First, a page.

Fishing in Ras Al Khaimah
Perhaps the most rustic and pastoral of all the United Arab Emirates, Ras Al-Khaimah offers you high-intensity fishing action in the the Strait of HormuzView 2 listings
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About Ras Al Khaimah
Ras Al-Khaimah is one of the seven United Arab Emirates, and offers some 35 miles of coastline on the tip of the Musandam Peninsula, not too far from the Strait of Hormuz that joins the Arabian (Persian) Gulf with the Gulf of Oman. Fishing is an ancient tradition in the area that has not lost its importance in modern times, the emirate being not as rich in oil and gas as other members of the union. Numerous captains and charter boatscharter boats are there to take you fishing nearshore, or undertake a journey into the Strait of Hormuz, a bottleneck for migrating pelagic fish. Other tourist activities include hiking in the mountains, relaxing on sandy beaches in cozy bays, and visiting ancient and abandoned fishing villages. You should better schedule your trip to the month between October and May, though, to escape the scorching Arabian sun.
Although Ras Al-Khaimah, the capital city of the emirate, stands on a creek and borders a large mangrove lake, fishing in the emirate is a marine activity. Basically, you have a choice between a nearshore fishing trip in the bays and the mangroves, with light tackle, or a longer offshore trip to the Strait of Hormuz with heavy tackle after tuna and similar big-game fish. A typical craft for both is a speedy, central console boat with two or three powerful outboard motors, equipped with all necessary items from rods and reels to coolers with soft drinks. Just don’t forget sun screen!
Targeted Fish Species
The coastline of the Ras Al-Khaimah emirate features the typical aquatic fauna of the Arabian Gulf and the mangroves, with such fishes as hamour, barracuda, trevally, cobia, a variety of snappers, groupers and emperors. Only a few nautical miles away, however, lies the Strait of Hormuz, a bottleneck both for trade vessels and for migrating pelagic fish, starting with king mackerel, and continuing to dolphin (Mahi-Mahi), longtail tuna, sailfish and marlin.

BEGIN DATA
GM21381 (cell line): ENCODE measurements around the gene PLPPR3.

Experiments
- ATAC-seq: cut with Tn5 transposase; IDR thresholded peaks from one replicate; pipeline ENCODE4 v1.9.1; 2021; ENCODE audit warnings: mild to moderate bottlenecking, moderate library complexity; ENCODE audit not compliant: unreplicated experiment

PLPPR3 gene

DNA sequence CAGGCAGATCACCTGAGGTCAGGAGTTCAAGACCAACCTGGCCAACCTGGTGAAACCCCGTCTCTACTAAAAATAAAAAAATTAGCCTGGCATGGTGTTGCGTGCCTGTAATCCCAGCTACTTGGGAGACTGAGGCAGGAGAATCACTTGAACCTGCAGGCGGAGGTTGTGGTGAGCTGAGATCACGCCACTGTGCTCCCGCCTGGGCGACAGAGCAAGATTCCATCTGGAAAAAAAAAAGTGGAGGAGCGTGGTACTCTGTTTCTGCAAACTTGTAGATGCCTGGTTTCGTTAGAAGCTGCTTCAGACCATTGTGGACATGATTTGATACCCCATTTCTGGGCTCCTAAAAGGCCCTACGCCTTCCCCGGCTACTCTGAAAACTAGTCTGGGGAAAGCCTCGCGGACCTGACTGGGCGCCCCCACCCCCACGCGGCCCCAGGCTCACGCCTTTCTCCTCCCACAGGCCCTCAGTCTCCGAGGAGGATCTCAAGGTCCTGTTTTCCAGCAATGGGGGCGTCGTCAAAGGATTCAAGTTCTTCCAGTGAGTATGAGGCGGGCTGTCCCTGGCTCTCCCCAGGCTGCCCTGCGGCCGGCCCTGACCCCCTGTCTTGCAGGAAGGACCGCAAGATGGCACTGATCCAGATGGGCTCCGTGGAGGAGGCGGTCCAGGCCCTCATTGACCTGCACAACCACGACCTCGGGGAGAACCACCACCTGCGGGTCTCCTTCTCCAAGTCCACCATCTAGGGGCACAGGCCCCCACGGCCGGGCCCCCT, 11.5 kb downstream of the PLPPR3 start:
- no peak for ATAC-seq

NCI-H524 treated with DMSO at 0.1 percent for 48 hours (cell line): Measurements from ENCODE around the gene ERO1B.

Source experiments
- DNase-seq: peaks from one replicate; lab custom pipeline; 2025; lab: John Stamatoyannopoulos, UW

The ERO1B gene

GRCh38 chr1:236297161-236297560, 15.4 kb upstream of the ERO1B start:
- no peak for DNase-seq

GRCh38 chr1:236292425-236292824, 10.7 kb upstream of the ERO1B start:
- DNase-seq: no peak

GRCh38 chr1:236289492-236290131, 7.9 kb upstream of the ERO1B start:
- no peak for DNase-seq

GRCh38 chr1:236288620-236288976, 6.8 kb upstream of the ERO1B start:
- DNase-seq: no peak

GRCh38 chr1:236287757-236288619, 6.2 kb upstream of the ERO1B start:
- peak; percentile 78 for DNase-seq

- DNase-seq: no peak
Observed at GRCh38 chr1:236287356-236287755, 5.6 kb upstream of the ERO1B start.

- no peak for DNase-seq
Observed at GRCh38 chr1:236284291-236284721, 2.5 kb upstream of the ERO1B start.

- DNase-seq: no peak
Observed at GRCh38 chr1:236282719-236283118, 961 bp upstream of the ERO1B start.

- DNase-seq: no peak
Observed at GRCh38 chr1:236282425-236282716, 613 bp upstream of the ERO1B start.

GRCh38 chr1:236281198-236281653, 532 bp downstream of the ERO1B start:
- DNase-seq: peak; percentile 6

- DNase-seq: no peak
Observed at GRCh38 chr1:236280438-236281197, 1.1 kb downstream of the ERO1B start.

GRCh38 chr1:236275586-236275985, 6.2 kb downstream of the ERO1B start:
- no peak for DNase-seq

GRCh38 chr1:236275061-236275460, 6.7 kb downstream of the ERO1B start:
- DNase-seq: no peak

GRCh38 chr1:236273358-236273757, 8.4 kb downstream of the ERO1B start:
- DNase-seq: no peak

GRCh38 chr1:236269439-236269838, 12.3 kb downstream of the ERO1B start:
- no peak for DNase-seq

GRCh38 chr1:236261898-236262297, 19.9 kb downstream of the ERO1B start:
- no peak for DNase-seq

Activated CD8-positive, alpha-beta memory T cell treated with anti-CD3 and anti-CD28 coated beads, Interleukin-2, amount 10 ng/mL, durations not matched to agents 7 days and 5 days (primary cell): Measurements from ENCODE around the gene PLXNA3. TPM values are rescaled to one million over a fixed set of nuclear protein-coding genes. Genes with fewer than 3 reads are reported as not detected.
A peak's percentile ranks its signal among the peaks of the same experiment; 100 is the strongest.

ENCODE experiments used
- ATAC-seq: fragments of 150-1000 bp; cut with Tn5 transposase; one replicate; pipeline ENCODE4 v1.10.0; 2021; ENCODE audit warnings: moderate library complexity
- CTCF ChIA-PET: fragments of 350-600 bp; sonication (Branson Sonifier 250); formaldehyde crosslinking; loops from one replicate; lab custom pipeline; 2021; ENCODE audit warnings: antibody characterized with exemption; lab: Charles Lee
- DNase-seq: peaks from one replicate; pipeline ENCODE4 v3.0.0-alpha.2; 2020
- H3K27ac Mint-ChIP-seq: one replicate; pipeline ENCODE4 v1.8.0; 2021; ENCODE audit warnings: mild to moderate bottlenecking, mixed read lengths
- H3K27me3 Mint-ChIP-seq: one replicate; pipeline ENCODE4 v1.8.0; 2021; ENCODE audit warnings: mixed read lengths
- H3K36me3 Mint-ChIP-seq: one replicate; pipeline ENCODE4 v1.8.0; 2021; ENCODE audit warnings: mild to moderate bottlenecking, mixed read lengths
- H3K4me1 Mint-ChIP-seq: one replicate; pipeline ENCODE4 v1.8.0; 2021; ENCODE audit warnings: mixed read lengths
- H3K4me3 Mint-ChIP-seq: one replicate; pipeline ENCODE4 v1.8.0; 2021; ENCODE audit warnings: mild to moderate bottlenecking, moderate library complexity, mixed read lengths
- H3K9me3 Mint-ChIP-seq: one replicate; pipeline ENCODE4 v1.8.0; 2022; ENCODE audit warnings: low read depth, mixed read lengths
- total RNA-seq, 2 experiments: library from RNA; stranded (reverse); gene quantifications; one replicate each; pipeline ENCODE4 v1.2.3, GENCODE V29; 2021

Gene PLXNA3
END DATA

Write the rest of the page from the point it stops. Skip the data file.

Humankind has been living in Ras-Al-Khaimah without interception for at least 7,000 years, and all of those years they have been fishing, applying well-known techniques such as bottom fishing, spinning, jigging and trolling, as well as inventing unique local methods. That doesn’t only include ingenious fish traps. In the Strait of Hormuz captains follow the supertankers that bring the oil and liquified natural gas out of the area, knowing that the fish prefers to hide from the sun in the shade of the enormous vessels. Shoals of mackerel and other baitfish attract tuna, sailfish and marlin, which are the magnet for both commercial and recreational fishing boats. Some local knowledge is essential, however, as one’s maneuvers around supertankers is impacted not only by marine interests, but also by the security measures to protect the valuable oil industry.